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Apr 1 – 5, 2019
Fairmont Château Laurier Hotel
UTC timezone

Production of 211At at the Copenhagen University Hospital, Denmark.

Not scheduled
Fairmont Château Laurier Hotel

Fairmont Château Laurier Hotel


Dr Holger J. Jensen (Copenhagen University Hospital)


Production of At-211 at the Copenhagen University Hospital, Denmark. Holger J. Jensen, PET and Cyclotron Unit, Copenhagen University Hospital, DK-2100, Copenhagen, Denmark. **Objective** There is a great interest in At-211 for alpha radio immunotherapy. However the production of At-211 is difficult and it can only be produced in few accelerator facilities worldwide. In Copenhagen we have produced At-211 for more than 18 years at our Scanditronix MC32 cyclotron. The special features of this cyclotron will be discussed together with a presentation of results, data and experience from our more than 500 productions. **Method** The general accelerator production route of At-211 is via the 209Bi(α,2n)211At reaction using beam energies of 28-29 MeV, but only very few cyclotrons worldwide are capable of making α- beams with the necessary energies. Most cyclotrons today are build for acceleration of only negative ions and in many cases only H-. The Scanditronix MC32 cyclotron at the Copenhagen University Hospital, Copenhagen, Denmark, is a negative-ion cyclotron for dual beam irradiation at two beam lines with variable proton and deuteron energies of 16-32 and 8-16 MeV respectively. A special feature of this cyclotron enables all magnetic elements of the cyclotron to be reversed. Combined with the design of our RF system, this allows in addition the acceleration of positive ions and α-particles for internal target bombardment. Targets are prepared on 30×28×5 mm aluminium backings, at the Department of Physics, Chalmers University of Technology, Gothenburg, Sweden, using highly enriched (99.999%) Bi-209 layers of 24±2 mg/cm2. To stabilize the Bi-209 layer and to prevent diffusion of produced 211At out of the target surface during irradiation, an additional layer of 0,5±0,3 mg/cm2 pure aluminium are added on top of the Bi-209 layer. Irradiations are done at an internal water-cooled probe using beam energies of 28-29 MeV. Shortly after irradiation the target are transported to our only collaborator - the Department of Radiation Physics, Göteborg University, Sweden - by car within 4 hours for the final refinement of At-211. Upon arrival to Göteborg the At-211 are isolated using a dry distillation procedure previously described by Lindegren et al. (Appl. Radiat. Isot. 2001, 55(2), 157-160). **Results** With irradiation times of 3,8±0,2 hours and beam currents of 16,4±1,1 µA, we have produced activities of 1,23±0,19 GBq EOB in average over the last 10 years. This corresponds to a saturation yield of 246±31 MBq/µA, which corresponds very well with the expected yield of 240 MeV/µA given by Lambrecht et al (Appl. Radiat. Isot. 1985, 36, 443-450). **Conclusion** We have established a stable and reliable production of At-211, with activities relevant for both research and therapy. With only one production every second week we clearly have the capacity for more costumers.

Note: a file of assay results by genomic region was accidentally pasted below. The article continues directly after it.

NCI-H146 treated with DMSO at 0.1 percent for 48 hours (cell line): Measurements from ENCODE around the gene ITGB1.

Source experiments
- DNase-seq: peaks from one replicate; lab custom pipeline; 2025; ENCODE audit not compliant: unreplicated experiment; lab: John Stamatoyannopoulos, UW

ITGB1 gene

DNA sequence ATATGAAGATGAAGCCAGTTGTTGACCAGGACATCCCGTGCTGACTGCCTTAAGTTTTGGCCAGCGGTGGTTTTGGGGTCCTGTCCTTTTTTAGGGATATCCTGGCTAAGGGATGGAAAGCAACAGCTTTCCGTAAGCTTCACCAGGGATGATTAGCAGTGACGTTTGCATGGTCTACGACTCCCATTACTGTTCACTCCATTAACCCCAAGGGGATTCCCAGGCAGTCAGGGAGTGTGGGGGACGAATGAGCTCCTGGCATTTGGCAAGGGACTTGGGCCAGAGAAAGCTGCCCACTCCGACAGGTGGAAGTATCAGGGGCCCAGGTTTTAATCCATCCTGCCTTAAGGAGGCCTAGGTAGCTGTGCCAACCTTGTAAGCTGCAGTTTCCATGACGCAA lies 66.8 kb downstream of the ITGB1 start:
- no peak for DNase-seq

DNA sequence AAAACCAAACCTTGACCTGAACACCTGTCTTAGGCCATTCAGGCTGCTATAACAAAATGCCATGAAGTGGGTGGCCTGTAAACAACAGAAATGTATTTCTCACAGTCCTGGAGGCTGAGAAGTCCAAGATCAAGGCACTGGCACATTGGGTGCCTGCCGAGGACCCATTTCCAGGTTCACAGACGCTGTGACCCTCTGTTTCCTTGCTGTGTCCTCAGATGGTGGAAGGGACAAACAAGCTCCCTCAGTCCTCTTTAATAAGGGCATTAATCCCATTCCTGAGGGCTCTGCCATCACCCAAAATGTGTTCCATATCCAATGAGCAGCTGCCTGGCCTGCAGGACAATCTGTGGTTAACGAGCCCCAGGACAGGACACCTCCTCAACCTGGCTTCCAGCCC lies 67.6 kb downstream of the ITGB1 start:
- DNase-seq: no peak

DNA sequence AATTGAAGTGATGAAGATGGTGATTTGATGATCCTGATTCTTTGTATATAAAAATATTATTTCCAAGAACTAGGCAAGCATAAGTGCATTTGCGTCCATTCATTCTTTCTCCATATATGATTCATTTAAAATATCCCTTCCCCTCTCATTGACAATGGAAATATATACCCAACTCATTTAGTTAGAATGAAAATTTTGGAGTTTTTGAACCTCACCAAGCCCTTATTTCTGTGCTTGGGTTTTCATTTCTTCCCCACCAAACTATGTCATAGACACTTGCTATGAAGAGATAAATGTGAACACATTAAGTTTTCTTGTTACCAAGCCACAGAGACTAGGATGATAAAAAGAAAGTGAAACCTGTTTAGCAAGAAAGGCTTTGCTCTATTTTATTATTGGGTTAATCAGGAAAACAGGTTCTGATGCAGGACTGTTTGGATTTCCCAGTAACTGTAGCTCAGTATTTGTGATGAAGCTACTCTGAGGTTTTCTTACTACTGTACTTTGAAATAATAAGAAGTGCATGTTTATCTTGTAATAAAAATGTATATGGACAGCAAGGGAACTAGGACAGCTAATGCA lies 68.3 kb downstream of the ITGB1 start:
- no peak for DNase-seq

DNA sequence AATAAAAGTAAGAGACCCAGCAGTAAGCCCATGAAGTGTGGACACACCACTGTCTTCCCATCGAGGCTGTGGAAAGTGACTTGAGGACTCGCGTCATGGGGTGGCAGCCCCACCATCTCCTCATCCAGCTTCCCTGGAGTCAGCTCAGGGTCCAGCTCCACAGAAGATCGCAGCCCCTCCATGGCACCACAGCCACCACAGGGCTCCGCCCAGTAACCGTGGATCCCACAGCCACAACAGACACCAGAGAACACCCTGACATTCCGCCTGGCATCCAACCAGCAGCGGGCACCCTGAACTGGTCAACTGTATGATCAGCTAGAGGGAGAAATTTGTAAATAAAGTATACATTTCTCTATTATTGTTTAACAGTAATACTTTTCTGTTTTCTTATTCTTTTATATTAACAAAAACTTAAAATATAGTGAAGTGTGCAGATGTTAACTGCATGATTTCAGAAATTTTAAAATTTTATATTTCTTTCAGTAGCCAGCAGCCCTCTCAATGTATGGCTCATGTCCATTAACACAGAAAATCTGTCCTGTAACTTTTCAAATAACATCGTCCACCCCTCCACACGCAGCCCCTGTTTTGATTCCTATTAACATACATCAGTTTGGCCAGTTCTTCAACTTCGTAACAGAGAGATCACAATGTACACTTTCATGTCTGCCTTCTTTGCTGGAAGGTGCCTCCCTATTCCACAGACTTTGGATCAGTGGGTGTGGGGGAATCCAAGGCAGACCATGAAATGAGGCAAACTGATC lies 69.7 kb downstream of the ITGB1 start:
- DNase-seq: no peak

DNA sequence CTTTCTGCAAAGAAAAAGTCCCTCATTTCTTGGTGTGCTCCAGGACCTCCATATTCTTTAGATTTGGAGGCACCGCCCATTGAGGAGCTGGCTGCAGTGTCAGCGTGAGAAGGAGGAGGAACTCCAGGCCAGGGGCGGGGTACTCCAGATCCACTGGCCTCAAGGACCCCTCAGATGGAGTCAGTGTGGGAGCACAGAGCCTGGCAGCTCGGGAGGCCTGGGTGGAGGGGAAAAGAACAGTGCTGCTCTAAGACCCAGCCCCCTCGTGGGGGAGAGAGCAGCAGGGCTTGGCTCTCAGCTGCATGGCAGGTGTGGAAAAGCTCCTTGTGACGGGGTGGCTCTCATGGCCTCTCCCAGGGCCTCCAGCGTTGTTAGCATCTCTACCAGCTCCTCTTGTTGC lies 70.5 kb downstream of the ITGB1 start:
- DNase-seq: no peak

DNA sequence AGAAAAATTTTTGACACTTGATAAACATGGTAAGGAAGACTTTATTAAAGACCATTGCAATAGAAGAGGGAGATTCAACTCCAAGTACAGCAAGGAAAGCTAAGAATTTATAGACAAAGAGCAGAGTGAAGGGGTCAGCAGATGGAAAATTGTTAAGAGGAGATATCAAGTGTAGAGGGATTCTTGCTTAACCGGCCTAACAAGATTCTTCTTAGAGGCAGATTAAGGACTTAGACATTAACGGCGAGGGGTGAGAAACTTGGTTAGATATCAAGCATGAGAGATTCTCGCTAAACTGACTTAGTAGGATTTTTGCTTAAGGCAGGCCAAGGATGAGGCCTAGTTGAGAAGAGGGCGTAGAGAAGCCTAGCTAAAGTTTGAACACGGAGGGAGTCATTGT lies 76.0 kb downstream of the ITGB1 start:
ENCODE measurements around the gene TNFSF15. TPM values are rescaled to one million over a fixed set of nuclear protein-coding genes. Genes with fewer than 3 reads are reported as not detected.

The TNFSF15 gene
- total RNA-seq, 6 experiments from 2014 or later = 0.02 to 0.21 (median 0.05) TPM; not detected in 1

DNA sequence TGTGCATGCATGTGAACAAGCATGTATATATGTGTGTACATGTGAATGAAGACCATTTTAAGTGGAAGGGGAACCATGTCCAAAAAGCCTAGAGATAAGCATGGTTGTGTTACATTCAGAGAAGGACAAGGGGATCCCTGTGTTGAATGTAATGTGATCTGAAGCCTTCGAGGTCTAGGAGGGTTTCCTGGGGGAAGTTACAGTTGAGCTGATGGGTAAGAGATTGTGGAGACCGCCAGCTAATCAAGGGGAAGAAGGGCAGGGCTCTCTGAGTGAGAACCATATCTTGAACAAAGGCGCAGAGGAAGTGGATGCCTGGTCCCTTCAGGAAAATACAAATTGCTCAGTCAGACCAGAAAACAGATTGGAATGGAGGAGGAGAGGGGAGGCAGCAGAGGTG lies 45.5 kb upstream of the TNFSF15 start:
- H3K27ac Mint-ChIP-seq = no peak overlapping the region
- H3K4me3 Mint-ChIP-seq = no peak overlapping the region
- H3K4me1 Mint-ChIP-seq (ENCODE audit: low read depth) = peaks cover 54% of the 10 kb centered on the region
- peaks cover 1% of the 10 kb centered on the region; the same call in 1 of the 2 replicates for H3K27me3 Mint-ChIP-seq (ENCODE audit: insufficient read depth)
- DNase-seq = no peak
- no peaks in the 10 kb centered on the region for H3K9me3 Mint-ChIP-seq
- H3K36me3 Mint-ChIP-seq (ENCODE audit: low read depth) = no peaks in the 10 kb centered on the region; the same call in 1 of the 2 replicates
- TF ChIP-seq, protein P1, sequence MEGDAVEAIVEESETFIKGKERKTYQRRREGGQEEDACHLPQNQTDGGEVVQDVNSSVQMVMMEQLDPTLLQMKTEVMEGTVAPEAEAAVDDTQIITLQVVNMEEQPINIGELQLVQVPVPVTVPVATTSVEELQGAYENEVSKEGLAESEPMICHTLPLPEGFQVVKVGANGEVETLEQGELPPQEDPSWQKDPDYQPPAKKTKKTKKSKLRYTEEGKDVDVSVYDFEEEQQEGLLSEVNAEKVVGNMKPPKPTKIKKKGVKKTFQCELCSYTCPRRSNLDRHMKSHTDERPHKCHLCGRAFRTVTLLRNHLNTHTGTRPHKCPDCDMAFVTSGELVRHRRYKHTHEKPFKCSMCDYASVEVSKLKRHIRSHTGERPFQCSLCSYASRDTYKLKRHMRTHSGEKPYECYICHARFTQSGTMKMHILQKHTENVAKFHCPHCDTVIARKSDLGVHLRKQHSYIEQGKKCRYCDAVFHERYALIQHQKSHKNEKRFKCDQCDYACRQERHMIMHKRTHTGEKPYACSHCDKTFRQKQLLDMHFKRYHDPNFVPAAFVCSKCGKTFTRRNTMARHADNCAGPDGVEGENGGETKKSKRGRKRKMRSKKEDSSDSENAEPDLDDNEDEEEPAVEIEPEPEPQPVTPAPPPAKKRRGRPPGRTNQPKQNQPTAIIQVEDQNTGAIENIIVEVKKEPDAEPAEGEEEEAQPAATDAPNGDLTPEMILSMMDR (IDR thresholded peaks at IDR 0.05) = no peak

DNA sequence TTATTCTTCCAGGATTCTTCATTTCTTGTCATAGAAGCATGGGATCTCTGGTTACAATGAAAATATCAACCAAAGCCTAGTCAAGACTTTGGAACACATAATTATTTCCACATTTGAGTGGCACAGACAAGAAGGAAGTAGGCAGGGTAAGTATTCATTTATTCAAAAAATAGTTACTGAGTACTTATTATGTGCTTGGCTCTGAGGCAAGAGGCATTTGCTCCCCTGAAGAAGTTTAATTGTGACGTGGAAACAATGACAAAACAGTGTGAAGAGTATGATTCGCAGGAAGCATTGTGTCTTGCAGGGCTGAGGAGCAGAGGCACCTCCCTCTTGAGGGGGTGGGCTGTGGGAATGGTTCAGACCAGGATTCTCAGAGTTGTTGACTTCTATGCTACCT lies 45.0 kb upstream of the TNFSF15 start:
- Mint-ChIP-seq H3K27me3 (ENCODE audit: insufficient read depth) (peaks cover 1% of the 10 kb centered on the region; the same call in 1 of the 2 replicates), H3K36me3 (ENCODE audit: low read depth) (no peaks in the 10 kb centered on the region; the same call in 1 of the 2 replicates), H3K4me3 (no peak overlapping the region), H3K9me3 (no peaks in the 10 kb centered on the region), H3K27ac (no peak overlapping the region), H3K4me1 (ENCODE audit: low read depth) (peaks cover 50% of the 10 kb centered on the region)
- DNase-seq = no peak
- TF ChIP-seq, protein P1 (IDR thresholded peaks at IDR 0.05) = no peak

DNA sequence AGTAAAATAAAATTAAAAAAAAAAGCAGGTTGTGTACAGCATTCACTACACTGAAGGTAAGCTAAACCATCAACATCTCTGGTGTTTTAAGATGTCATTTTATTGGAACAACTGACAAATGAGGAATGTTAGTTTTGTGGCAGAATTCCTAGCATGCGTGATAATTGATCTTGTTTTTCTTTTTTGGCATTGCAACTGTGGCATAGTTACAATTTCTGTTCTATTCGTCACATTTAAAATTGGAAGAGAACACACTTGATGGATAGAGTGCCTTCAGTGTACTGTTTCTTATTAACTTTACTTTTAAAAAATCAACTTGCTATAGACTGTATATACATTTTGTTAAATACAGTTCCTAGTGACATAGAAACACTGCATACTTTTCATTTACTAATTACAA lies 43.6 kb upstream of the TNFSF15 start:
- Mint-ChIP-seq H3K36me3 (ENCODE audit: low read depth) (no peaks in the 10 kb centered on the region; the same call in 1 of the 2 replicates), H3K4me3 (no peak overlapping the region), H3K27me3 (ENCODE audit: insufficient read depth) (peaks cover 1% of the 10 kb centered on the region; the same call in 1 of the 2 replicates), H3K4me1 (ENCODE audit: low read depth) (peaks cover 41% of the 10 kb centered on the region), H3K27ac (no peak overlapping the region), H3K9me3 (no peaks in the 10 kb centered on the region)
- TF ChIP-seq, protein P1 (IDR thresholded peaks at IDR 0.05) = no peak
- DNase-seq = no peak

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Dr Holger J. Jensen (Copenhagen University Hospital)

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